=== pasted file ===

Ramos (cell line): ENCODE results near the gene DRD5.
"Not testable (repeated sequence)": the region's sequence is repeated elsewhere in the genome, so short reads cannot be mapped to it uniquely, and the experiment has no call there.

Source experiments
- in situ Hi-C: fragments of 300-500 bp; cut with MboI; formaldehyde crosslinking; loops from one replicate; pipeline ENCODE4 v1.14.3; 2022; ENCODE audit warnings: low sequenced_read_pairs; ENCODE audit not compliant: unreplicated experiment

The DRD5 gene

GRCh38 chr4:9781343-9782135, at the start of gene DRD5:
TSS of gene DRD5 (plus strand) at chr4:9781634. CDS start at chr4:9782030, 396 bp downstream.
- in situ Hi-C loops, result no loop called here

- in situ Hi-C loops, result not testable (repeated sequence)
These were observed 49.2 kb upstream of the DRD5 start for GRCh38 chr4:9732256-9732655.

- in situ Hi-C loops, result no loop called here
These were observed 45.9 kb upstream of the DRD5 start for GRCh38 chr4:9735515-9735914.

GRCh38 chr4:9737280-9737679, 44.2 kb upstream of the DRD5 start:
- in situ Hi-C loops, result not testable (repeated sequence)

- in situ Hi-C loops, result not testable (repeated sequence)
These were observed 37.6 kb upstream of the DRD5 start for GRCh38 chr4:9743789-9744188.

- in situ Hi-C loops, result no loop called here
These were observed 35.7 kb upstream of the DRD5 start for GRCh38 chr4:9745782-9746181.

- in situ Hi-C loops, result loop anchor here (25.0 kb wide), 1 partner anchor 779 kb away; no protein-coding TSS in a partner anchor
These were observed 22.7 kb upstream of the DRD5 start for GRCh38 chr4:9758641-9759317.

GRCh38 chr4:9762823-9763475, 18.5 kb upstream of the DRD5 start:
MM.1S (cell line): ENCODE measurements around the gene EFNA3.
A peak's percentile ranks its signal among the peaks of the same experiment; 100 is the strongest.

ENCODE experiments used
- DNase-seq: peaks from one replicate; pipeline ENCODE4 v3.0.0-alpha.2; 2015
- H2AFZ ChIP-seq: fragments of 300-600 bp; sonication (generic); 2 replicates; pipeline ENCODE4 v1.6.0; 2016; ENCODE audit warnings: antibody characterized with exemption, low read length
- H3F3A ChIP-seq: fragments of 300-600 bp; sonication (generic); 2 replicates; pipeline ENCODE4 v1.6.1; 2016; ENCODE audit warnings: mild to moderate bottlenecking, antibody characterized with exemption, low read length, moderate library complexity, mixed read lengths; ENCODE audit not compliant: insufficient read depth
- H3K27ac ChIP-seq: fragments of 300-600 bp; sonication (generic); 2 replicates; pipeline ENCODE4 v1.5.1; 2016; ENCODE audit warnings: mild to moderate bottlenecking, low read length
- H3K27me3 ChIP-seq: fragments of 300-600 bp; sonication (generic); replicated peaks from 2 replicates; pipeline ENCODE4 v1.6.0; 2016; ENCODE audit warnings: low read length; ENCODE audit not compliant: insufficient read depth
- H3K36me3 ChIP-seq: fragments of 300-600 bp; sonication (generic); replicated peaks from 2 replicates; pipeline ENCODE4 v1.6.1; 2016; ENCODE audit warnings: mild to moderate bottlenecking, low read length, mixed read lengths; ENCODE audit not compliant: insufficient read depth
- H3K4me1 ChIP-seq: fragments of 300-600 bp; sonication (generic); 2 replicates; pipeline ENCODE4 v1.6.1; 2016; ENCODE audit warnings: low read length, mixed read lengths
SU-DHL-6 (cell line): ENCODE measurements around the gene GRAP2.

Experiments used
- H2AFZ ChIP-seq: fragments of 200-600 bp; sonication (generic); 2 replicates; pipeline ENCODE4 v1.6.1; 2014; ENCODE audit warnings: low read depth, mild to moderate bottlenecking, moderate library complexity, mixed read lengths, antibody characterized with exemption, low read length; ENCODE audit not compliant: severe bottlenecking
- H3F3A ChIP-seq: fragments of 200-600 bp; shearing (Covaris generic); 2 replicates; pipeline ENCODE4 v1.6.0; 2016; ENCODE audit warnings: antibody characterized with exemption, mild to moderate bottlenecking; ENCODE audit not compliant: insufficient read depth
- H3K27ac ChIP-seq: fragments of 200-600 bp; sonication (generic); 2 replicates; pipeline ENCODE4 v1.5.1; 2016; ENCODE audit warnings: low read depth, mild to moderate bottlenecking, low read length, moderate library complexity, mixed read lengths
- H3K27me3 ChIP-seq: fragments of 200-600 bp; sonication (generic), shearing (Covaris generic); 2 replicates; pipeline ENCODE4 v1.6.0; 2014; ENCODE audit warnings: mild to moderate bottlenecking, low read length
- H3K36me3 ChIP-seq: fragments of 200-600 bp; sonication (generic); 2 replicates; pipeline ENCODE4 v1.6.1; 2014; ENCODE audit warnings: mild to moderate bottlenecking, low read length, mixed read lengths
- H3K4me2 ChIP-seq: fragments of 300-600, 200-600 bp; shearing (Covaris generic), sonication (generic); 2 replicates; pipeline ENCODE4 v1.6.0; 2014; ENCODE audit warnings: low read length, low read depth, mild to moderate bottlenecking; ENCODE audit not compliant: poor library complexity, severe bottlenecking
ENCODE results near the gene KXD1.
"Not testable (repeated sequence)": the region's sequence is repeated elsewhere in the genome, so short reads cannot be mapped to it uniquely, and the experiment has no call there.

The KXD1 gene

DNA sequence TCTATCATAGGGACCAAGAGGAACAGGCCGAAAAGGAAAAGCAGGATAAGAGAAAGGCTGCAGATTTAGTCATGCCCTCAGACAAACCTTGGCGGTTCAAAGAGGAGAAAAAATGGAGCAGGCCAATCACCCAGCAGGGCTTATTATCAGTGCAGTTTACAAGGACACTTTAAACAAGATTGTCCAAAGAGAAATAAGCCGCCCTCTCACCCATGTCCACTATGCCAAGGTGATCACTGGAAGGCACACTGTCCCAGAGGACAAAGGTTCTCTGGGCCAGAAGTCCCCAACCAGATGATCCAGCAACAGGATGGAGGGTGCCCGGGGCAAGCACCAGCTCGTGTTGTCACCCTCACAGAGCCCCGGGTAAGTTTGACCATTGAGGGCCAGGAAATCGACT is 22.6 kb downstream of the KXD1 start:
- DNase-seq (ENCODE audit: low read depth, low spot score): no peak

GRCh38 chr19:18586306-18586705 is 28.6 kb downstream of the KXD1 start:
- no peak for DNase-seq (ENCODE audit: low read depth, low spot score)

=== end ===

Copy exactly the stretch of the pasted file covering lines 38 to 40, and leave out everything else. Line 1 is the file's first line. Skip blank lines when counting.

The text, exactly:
- H3K36me3 ChIP-seq: fragments of 200-600 bp; sonication (generic); 2 replicates; pipeline ENCODE4 v1.6.1; 2014; ENCODE audit warnings: mild to moderate bottlenecking, low read length, mixed read lengths
- H3K4me2 ChIP-seq: fragments of 300-600, 200-600 bp; shearing (Covaris generic), sonication (generic); 2 replicates; pipeline ENCODE4 v1.6.0; 2014; ENCODE audit warnings: low read length, low read depth, mild to moderate bottlenecking; ENCODE audit not compliant: poor library complexity, severe bottlenecking
ENCODE results near the gene KXD1.